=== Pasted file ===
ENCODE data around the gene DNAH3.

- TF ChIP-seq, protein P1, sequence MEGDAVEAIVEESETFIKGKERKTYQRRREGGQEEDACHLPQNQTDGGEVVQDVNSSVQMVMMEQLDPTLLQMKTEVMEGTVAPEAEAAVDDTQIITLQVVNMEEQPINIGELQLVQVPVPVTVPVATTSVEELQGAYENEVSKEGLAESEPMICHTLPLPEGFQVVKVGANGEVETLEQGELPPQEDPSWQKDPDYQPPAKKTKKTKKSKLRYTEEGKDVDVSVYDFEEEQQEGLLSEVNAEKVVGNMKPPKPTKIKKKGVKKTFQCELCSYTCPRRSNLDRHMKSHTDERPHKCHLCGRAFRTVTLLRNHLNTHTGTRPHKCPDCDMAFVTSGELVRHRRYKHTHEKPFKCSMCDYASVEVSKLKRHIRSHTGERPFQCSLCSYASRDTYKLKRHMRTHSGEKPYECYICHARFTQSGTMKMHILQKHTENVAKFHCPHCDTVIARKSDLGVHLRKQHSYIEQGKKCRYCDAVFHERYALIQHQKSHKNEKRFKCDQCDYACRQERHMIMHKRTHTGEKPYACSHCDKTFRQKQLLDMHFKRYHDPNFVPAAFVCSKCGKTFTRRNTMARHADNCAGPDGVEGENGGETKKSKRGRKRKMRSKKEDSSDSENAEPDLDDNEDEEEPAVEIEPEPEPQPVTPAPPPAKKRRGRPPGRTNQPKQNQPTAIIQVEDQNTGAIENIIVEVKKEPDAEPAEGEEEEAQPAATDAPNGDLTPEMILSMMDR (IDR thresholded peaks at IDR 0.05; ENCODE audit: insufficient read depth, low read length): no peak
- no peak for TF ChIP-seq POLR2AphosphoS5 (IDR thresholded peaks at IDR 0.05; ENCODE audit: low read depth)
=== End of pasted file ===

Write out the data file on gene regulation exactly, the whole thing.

ENCODE data around the gene DNAH3.

- TF ChIP-seq, protein P1, sequence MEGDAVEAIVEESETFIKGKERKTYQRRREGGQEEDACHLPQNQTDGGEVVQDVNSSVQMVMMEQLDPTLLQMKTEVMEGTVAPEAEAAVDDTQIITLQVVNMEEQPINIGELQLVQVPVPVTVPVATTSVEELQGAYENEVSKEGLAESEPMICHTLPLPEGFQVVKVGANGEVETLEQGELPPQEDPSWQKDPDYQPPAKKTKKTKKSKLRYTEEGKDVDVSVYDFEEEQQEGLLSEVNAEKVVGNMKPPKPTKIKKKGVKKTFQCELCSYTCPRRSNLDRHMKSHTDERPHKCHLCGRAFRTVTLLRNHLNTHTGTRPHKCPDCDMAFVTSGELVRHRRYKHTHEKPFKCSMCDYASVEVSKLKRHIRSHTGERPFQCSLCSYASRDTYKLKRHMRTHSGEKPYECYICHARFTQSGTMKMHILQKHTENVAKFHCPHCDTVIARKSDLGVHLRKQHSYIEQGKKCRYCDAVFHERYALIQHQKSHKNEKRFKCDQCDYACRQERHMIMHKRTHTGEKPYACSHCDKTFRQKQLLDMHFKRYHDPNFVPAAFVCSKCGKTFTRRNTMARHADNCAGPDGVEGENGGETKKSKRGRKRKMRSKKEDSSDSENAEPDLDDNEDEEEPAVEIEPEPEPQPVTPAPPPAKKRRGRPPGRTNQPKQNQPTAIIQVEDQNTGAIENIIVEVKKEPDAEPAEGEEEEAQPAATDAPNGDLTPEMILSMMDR (IDR thresholded peaks at IDR 0.05; ENCODE audit: insufficient read depth, low read length): no peak
- no peak for TF ChIP-seq POLR2AphosphoS5 (IDR thresholded peaks at IDR 0.05; ENCODE audit: low read depth)